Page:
It's a funny thing, but even today, almost 25 years after the portable document format was originally introduced, the challenge of delivering and rendering a PDF file within a webpage is still a bit of a challenge. If necessity is the mother of invention, then annoyance and aggravation must be necessity's ancestors, because it was the frustration of working with PDF files that motivated Bruno Lowagie to develop the iText PDF software.
"When I wrote my first PDF library back in 1998, I read the PDF spec and I really hated PDF," said Lowagie. But after working with the PDF spec and maintaining a library that helped integrate PDF files into applications, Lowagie says he finally saw the light. "After a year, I started to love PDF instead of hating it." And while Lowagie admits that the PDF format might initially seem a bit awkward, "there are a lot of advantages to it, and once you realize the power of PDF, you realize it's a really cool format."
The hazards of using open source software
iText's CEO Bruno Lowagie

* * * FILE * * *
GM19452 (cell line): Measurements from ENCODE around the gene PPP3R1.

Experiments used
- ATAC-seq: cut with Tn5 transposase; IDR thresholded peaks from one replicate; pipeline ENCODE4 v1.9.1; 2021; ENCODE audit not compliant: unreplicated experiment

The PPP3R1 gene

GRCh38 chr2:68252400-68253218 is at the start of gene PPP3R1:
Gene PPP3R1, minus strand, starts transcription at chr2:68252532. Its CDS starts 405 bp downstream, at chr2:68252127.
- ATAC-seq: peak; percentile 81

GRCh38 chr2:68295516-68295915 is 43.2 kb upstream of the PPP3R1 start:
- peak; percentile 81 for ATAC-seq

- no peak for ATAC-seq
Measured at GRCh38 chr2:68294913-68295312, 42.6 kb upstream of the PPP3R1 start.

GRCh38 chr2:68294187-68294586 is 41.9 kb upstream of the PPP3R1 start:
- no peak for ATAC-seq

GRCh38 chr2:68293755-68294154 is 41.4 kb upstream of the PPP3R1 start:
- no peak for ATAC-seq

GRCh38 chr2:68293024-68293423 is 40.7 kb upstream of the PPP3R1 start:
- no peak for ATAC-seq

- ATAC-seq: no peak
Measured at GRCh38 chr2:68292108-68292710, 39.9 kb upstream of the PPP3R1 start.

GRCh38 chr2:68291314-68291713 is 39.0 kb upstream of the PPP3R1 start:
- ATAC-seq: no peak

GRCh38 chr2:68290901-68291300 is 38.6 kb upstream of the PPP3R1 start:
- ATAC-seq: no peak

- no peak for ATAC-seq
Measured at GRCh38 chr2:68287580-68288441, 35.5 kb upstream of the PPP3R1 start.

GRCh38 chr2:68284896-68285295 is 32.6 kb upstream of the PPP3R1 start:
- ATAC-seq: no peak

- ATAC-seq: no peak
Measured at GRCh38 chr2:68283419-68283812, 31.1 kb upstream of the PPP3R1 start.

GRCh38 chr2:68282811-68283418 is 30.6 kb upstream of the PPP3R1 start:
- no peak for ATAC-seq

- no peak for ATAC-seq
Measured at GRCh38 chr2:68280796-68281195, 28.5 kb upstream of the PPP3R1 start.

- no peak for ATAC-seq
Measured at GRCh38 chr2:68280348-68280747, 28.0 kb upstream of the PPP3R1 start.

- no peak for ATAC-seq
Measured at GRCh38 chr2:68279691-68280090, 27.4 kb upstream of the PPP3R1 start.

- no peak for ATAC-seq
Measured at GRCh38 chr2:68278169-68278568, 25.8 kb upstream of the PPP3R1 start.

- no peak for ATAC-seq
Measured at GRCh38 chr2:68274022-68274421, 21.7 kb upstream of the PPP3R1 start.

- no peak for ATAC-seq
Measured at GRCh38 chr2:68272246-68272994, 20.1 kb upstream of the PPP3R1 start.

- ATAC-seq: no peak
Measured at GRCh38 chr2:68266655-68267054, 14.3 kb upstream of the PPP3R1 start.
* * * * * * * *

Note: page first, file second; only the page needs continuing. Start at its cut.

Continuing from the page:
The iText PDF tool that Lowagie and his team has developed has licensed itself as open-source software in a number of different ways over the years, making Lowagie a bit of an expert in terms of the various corners vendors can back themselves into when using what they believe to be free software. One piece of advice Lowagie has for developers scouring the internet in the hopes of finding a solution to their current development problem: "If you find code online and it doesn't have a license, you should treat it as proprietary," said Lowagie. "There is always a copyright on code."
To learn more about iText PDF software and find out why iText has become a household name in terms of integrating PDF files into web-based applications, watch the full interview between TheServerSide's Cameron McKenzie and iText's CEO Bruno Lowagie.